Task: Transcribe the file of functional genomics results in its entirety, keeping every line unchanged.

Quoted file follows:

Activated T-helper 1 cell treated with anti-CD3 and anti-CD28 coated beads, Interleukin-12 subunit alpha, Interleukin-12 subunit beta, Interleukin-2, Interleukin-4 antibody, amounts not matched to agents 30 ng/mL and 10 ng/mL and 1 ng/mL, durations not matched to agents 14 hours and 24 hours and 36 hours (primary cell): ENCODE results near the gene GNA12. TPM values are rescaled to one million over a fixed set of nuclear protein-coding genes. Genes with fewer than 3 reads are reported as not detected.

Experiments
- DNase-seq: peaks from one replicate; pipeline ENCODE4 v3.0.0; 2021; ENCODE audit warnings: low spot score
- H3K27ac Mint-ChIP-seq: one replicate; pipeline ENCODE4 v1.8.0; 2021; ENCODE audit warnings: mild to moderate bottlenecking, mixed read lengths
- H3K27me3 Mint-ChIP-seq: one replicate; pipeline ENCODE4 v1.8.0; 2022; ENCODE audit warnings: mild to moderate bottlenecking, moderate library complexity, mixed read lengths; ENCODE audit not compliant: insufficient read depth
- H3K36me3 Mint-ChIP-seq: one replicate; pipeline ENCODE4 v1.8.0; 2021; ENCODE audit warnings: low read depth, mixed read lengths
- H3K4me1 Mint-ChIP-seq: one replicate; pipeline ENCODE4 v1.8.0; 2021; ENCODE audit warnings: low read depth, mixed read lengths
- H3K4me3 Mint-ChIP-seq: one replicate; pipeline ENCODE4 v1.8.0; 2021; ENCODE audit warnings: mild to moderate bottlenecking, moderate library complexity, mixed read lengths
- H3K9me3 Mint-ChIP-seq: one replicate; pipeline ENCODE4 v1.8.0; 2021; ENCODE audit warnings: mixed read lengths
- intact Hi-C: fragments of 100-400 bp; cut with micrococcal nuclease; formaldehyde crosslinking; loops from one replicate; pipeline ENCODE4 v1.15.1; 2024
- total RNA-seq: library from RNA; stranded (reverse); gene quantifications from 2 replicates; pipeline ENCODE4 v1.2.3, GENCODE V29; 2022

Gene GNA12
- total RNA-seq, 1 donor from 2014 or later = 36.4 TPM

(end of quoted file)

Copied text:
Activated T-helper 1 cell treated with anti-CD3 and anti-CD28 coated beads, Interleukin-12 subunit alpha, Interleukin-12 subunit beta, Interleukin-2, Interleukin-4 antibody, amounts not matched to agents 30 ng/mL and 10 ng/mL and 1 ng/mL, durations not matched to agents 14 hours and 24 hours and 36 hours (primary cell): ENCODE results near the gene GNA12. TPM values are rescaled to one million over a fixed set of nuclear protein-coding genes. Genes with fewer than 3 reads are reported as not detected.

Experiments
- DNase-seq: peaks from one replicate; pipeline ENCODE4 v3.0.0; 2021; ENCODE audit warnings: low spot score
- H3K27ac Mint-ChIP-seq: one replicate; pipeline ENCODE4 v1.8.0; 2021; ENCODE audit warnings: mild to moderate bottlenecking, mixed read lengths
- H3K27me3 Mint-ChIP-seq: one replicate; pipeline ENCODE4 v1.8.0; 2022; ENCODE audit warnings: mild to moderate bottlenecking, moderate library complexity, mixed read lengths; ENCODE audit not compliant: insufficient read depth
- H3K36me3 Mint-ChIP-seq: one replicate; pipeline ENCODE4 v1.8.0; 2021; ENCODE audit warnings: low read depth, mixed read lengths
- H3K4me1 Mint-ChIP-seq: one replicate; pipeline ENCODE4 v1.8.0; 2021; ENCODE audit warnings: low read depth, mixed read lengths
- H3K4me3 Mint-ChIP-seq: one replicate; pipeline ENCODE4 v1.8.0; 2021; ENCODE audit warnings: mild to moderate bottlenecking, moderate library complexity, mixed read lengths
- H3K9me3 Mint-ChIP-seq: one replicate; pipeline ENCODE4 v1.8.0; 2021; ENCODE audit warnings: mixed read lengths
- intact Hi-C: fragments of 100-400 bp; cut with micrococcal nuclease; formaldehyde crosslinking; loops from one replicate; pipeline ENCODE4 v1.15.1; 2024
- total RNA-seq: library from RNA; stranded (reverse); gene quantifications from 2 replicates; pipeline ENCODE4 v1.2.3, GENCODE V29; 2022

Gene GNA12
- total RNA-seq, 1 donor from 2014 or later = 36.4 TPM